On behalf of Jeff Antin of Antin, Ehrlich & Epstein, LLP, Attorneys at Law posted in Labor Law Violation on Friday, September 7, 2012.
Two contractors were convicted earlier this month for a construction accident in Staten Island 3 years ago in which a foreman was crushed to death by a cinderblock wall. On Feb. 12, 2009, a strong gust of wind toppled a 100-foot-long, 60-foot-tall facade of a commercial office building, crushing Robert McGee, 59, a construction foreman from Bohemia, L.I. At the time, McGee was kneeling on the second-story floor; he was on site to frame the adjoining walls. The convictions over this work-related accident in New York City are expected to aid McGee’s family, which has a wrongful death lawsuit pending in state Supreme Court.
This tragic wrongful death case could easily have been avoided. The city Buildings Department had issued a dangerous wind advisory that day, and an associate had called McGee shortly before the wall collapsed, urging him to leave for his own safety, prosecutors said. Additionally, numerous construction workers and neighbors described the wall as a tragedy waiting to happen. Workers had seen the wall swaying in the wind in the days leading up to the accident, according to prosecutors. “It was just a matter of time before that wall went down,” said laborer Terry Lany, noting that it appeared to be braced improperly. Prosecutors said the wall was built too long, too tall and without the proper reinforcement or inspection.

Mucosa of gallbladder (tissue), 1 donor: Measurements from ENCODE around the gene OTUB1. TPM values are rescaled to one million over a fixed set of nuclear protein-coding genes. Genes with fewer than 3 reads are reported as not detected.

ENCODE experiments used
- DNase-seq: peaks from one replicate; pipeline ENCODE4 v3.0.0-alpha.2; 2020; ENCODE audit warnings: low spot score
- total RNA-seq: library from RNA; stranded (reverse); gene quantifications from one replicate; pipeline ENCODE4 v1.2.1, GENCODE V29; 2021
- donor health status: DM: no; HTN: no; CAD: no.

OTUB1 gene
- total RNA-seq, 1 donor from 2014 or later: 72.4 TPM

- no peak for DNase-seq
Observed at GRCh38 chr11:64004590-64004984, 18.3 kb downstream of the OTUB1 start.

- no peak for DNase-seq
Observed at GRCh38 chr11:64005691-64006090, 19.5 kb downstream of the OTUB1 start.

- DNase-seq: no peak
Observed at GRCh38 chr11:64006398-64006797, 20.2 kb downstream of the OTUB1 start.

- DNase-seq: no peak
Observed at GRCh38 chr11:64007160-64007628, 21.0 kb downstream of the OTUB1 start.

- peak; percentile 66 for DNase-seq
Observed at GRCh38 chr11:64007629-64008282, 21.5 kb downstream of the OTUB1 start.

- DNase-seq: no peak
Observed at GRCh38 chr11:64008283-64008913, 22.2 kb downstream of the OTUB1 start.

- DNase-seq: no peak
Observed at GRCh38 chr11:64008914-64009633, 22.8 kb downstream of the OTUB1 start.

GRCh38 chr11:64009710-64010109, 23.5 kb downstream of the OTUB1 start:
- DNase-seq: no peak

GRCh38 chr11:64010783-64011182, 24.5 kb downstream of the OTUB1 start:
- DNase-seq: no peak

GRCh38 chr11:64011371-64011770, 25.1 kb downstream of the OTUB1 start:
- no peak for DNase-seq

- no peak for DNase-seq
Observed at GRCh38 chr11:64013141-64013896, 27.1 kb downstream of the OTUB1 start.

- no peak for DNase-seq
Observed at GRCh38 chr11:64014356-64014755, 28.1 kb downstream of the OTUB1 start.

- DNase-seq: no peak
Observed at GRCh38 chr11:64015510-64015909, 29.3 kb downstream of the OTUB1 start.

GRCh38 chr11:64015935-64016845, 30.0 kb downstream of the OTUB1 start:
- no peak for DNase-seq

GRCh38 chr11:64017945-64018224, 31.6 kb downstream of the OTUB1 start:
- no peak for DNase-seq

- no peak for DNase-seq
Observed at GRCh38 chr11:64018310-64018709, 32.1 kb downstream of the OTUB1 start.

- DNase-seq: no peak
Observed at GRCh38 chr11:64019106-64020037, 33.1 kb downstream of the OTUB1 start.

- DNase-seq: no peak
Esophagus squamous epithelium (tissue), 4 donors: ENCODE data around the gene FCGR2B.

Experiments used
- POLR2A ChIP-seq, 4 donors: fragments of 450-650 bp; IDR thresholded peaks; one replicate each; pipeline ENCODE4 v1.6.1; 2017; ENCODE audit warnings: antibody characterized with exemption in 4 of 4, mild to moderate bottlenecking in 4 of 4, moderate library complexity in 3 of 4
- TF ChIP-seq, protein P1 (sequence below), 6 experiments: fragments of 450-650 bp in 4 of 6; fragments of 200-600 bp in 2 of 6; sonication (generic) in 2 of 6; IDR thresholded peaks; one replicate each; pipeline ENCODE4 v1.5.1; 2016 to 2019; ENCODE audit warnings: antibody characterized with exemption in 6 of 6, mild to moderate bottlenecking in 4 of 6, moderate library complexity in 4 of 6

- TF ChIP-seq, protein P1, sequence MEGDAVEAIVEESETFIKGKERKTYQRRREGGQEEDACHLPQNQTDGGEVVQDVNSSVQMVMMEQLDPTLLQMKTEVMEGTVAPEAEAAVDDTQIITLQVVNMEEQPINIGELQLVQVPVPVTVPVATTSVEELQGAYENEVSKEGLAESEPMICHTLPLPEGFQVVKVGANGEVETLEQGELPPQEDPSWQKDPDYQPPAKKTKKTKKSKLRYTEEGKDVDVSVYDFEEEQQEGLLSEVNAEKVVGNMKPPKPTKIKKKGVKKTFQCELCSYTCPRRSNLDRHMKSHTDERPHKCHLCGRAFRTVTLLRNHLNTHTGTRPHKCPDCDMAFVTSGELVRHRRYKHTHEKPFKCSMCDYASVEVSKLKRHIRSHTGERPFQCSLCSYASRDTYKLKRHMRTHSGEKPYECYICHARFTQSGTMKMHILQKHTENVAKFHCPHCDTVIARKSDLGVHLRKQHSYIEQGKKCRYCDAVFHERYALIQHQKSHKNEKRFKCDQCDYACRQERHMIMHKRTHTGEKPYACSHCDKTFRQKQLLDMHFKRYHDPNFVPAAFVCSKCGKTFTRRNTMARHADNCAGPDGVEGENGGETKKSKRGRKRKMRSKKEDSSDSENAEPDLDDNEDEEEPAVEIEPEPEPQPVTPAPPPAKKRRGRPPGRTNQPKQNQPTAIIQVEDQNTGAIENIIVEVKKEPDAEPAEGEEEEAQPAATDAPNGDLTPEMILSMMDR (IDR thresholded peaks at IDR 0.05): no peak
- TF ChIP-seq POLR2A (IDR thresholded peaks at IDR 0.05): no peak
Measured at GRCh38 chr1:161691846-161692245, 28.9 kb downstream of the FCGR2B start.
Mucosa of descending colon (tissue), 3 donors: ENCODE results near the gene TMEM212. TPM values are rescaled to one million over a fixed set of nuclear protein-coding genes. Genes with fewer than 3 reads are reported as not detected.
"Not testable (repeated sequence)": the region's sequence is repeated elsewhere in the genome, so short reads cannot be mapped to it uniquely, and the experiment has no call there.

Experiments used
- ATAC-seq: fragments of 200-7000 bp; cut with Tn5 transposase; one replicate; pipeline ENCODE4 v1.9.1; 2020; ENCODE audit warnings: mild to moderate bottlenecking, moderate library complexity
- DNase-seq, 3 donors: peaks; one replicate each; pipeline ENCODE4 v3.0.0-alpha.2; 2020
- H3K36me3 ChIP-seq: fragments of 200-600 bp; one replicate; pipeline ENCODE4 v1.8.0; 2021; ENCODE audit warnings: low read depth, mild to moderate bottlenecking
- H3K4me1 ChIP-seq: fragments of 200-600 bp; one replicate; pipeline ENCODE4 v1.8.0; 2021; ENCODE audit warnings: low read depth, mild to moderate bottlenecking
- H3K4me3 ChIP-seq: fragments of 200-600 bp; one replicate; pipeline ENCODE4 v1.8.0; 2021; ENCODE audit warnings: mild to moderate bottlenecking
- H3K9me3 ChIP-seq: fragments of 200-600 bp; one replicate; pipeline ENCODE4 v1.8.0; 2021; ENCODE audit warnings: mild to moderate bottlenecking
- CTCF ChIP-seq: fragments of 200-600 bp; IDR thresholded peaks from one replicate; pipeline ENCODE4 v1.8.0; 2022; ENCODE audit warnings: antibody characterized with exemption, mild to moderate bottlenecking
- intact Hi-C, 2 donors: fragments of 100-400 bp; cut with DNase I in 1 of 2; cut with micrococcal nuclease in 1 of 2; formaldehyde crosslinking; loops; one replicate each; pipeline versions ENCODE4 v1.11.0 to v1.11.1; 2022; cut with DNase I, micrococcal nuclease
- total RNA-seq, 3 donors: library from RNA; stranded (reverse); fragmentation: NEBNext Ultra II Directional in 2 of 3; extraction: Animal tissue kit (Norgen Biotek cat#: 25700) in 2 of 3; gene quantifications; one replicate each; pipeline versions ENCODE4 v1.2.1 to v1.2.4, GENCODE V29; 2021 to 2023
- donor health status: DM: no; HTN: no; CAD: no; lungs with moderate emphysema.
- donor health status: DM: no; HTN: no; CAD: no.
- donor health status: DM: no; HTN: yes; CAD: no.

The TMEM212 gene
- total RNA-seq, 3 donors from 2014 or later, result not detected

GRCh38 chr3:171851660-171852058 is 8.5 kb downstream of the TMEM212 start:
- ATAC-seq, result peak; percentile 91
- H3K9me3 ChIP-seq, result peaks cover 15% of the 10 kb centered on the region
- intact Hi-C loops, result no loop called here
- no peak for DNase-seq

The two companies involved, Woodrow Builders LLC and Well Built Development Corp., didn’t follow inspection guidelines or labor laws when they constructed the wall, according to prosecutors. The Buildings Department said Woodrow breached regulations by failing to have an inspector on site to ensure the wall was built properly. In a case of labor law violations like this where an accident is directly caused by negligence, our New York City construction accident lawyers can help accident victims recover large personal injury and wrongful death settlements.